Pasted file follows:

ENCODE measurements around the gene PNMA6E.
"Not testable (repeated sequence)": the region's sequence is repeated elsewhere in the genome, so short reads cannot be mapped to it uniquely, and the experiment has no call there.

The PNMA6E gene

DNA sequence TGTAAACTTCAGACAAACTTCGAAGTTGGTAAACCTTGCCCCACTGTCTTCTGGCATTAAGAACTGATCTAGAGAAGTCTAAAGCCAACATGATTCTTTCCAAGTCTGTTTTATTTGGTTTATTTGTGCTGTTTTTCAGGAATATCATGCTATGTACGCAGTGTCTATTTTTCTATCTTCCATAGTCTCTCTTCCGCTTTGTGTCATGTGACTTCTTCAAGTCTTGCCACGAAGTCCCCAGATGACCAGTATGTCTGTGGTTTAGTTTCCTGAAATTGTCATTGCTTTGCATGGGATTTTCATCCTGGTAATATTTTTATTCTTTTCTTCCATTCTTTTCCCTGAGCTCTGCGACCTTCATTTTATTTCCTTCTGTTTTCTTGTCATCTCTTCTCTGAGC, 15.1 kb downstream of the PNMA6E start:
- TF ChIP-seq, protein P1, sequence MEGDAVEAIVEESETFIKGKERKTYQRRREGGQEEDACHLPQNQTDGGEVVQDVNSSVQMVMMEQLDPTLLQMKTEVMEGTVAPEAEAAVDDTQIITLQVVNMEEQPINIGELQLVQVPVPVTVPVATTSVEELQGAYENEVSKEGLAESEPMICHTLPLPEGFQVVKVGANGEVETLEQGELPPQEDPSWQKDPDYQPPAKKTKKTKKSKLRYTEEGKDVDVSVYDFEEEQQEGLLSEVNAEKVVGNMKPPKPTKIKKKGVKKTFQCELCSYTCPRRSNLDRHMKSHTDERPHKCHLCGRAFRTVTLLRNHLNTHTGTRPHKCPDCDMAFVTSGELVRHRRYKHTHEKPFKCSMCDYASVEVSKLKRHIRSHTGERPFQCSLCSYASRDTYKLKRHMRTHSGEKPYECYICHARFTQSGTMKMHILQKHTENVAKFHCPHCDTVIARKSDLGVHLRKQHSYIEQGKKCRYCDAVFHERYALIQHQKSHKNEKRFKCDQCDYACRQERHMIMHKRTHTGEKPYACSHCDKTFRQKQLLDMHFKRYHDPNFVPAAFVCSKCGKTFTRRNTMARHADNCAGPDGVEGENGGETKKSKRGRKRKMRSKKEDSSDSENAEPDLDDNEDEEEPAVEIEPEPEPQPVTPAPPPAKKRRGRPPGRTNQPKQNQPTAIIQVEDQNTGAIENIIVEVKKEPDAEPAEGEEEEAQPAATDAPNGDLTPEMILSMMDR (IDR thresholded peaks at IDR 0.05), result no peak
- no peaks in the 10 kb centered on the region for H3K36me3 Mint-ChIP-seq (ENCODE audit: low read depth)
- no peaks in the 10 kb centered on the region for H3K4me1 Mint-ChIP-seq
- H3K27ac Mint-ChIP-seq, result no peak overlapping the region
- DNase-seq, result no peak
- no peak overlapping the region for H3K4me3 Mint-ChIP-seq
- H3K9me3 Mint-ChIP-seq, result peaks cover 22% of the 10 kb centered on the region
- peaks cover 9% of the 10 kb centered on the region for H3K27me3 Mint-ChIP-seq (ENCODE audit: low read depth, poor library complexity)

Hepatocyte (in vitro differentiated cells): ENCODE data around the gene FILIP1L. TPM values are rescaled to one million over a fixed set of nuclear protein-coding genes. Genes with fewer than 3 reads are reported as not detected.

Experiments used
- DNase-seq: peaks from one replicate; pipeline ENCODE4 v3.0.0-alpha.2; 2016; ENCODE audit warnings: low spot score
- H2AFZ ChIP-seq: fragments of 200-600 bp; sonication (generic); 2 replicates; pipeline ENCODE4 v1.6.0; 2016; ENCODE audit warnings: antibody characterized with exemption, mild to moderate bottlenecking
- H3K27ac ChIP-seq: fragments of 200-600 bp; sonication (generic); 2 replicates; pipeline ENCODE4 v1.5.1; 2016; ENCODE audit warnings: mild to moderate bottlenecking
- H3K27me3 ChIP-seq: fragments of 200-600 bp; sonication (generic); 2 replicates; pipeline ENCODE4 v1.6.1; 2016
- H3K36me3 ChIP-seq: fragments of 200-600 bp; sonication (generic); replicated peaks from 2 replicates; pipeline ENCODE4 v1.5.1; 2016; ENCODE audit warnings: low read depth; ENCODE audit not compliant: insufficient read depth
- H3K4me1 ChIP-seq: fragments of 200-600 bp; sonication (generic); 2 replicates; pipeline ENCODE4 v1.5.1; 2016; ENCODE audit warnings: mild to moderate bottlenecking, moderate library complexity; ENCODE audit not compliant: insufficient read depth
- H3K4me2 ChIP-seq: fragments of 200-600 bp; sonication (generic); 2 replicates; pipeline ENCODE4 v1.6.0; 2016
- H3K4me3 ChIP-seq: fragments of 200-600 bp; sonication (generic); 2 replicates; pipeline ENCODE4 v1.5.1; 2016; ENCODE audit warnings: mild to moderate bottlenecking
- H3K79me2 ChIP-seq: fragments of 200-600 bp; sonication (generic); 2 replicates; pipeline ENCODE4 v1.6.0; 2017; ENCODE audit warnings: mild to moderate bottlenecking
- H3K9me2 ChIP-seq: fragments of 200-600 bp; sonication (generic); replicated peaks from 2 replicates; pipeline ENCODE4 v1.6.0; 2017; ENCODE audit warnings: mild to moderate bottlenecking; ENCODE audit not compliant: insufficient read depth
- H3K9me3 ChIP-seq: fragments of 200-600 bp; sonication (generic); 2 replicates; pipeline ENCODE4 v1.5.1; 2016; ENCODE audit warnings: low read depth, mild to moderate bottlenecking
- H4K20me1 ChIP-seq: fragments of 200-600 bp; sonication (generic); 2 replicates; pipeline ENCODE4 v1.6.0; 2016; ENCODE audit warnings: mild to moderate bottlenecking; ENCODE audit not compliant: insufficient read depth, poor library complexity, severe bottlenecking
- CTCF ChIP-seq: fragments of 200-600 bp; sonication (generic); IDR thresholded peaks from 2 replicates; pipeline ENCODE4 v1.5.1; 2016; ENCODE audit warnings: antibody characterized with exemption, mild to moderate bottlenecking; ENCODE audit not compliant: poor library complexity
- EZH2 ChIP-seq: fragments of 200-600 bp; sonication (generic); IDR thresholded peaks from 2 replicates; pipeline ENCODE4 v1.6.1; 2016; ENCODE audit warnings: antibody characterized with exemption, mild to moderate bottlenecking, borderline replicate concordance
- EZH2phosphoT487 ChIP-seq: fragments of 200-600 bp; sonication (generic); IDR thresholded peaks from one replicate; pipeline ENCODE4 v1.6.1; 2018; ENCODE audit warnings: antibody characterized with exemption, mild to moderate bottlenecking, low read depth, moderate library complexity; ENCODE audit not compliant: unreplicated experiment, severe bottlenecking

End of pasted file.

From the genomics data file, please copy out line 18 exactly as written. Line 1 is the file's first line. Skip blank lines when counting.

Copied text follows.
- H3K27me3 ChIP-seq: fragments of 200-600 bp; sonication (generic); 2 replicates; pipeline ENCODE4 v1.6.1; 2016